When you prepare your return, you’ll report capital gains and losses on Form 8949 and Form 1040, Schedule D.

4. Make Charitable Contributions

Charitable Giving Cash Hundred Dollar Bills

If you contribute to a qualified charitable organization, you can generally claim 100% of your contribution as an itemized deduction on Schedule A. Just be sure to make your charitable contributions by December 31st as there’s no grace period if you make them after year-end.

Also, be sure to get receipts for any donations as you’ll need to itemize everything on your return. The documentation requirements are as follows:

  • Donation of Less Than $250: A canceled check, credit card statement, receipt or bank statement
  • Donation of $250 or More: A contemporaneous written acknowledgment from the charitable organization
  • Donation of $75 or More, Plus You Received Something in Exchange (Such as Tickets to a Charity Event): A written receipt or acknowledgment; you can only deduct the difference between what you gave and what you received
  • Non-Cash Donations Over $5,000: An appraisal prepared by a qualified appraiser
  • Donation of a Vehicle: See IRS Publication 4303

Keep in mind that your contribution must be made to a qualified organization to be eligible for a deduction. So while helping out a family in need over the holidays is a wonderful thing, your generosity won’t generate a tax deduction.

However, if you opt to give to your church — assuming your church is a nonprofit — or donate goods to the Salvation Army, those donations are tax-deductible. If you have any questions about whether a particular organization qualifies, the IRS maintains a database of tax-exempt organizations. It’s a handy tool if you don’t already have a charity of choice.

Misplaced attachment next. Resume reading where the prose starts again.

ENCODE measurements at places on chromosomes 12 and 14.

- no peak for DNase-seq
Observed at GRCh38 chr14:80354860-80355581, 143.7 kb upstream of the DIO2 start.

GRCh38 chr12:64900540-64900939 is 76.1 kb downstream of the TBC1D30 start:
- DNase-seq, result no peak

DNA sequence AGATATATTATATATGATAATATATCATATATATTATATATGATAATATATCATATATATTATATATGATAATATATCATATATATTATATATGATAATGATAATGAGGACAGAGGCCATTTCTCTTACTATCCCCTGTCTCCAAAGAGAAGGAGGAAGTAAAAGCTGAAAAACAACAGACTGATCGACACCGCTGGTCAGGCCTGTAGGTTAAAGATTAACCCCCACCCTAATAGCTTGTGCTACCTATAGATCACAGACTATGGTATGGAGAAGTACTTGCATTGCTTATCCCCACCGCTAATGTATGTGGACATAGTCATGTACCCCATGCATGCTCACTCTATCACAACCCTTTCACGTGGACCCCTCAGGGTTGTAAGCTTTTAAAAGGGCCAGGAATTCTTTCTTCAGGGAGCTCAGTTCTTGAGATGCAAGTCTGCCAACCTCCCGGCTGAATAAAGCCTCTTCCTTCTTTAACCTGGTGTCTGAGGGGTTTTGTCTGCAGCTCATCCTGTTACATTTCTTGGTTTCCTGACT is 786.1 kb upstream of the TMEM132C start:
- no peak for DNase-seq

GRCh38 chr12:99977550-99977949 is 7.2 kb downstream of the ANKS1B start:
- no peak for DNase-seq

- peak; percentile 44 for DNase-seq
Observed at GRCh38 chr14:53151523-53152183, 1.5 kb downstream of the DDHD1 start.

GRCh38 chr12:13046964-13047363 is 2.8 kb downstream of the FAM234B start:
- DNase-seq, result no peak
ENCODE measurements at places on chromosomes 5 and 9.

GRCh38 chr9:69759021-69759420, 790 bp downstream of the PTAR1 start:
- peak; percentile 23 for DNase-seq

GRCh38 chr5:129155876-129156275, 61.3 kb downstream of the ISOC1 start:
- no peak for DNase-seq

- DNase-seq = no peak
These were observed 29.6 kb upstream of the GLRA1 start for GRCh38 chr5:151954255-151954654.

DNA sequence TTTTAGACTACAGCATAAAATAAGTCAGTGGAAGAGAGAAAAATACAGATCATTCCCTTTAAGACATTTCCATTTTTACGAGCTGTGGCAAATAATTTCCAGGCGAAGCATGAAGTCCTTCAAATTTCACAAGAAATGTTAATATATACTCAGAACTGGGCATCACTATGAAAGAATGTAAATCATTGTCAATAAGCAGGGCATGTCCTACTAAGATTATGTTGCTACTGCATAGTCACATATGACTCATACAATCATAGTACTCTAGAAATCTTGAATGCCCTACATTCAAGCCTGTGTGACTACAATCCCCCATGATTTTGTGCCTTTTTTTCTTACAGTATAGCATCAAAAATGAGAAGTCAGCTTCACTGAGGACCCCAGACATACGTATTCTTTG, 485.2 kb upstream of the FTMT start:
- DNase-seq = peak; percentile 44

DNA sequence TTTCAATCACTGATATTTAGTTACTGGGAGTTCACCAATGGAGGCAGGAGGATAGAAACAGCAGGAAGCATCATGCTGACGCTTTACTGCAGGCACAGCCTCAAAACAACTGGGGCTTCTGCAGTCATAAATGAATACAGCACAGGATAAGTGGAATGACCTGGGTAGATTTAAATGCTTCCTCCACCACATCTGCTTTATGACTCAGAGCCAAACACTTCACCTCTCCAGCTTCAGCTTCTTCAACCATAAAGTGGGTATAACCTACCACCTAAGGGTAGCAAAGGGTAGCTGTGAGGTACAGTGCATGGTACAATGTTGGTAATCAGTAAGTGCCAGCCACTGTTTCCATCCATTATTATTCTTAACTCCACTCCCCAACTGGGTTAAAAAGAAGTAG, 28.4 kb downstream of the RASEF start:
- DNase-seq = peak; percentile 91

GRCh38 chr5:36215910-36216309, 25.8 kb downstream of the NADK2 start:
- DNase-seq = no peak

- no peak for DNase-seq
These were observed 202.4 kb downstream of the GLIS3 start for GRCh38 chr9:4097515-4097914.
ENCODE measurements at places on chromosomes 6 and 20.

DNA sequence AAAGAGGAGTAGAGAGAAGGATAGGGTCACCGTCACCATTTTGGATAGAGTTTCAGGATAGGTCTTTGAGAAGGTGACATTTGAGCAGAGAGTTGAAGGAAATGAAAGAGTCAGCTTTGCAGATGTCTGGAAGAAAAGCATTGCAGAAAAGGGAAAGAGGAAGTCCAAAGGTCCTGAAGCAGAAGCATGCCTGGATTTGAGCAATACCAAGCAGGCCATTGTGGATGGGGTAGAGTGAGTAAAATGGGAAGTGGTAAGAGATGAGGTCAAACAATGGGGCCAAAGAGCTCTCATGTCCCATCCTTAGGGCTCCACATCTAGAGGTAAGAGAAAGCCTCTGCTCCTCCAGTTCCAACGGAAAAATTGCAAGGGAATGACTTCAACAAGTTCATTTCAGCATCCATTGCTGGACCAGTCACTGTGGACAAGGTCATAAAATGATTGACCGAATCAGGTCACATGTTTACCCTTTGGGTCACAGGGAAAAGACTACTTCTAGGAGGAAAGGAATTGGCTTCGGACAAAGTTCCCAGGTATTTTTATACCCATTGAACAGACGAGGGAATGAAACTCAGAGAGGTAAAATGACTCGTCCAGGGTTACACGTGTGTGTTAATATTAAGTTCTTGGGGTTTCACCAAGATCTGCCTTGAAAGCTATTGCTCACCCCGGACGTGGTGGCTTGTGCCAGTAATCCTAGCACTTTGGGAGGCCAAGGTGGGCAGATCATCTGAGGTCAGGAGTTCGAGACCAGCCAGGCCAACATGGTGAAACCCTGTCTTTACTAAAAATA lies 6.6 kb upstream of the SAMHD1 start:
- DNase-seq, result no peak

Also, keep in mind that you’ll need to itemize deductions to take advantage of the deduction for charitable contributions. If your total itemized deductions aren’t greater than the standard deduction of $12,000 for individuals ($24,000 for married couples filing joint returns), then you won’t get any tax benefit from your donation.

You’ll report charitable contributions on Schedule A. If you make non-cash donations greater than $500, you’ll also need to complete Form 8283. Remember, most charitable organizations are 50% organizations, meaning you can deduct contributions up to 50% of your adjusted gross income (AGI). Any donations over that limit can be carried forward for up to five years.

5. Gather Your Tax Documents Now

Tax Documents 1040 Pen Calculator Forms

Employers and other entities must send copies of 1099s and W-2s to recipients by January 31st, so you won’t have them by year-end, but that doesn’t mean you can’t start planning. Whenever you have time, start gathering your prior year’s tax payments and any documentation you have for tax credits and deductions. If you’re not certain what you may need, there’s no time like the present for a little research.

If you start gathering your tax-related documents now, you’ll have an easier time preparing your returns in February, March, or April when the deadline is looming. Plus, the earlier you finish your return, the more relaxed you’ll be. If you get organized and set up a routine, you might just start looking forward to preparing your return.

Final Word

If you’re stressed and anxious every tax filing season, perhaps it’s because you’re not prepared. You’ve heard the saying that the only two guarantees in life are death and taxes. Since you know you have to file your tax return every April, why not get a head start on the inevitable?

Start early, organize and prepare. Set yourself up for a stress-free tax day when others are frantically scrambling to beat the deadline.

What steps are you taking to make tax time less stressful this year? Are there any particular areas that cause you the most trouble?

Janet Berry-Johnson
Janet Berry-Johnson is a Certified Public Accountant. Before leaving the accounting world to focus on freelance writing, she specialized in income tax consulting and compliance for individuals and small businesses. She lives in Omaha, Nebraska with her husband and son and their rescue dog, Dexter.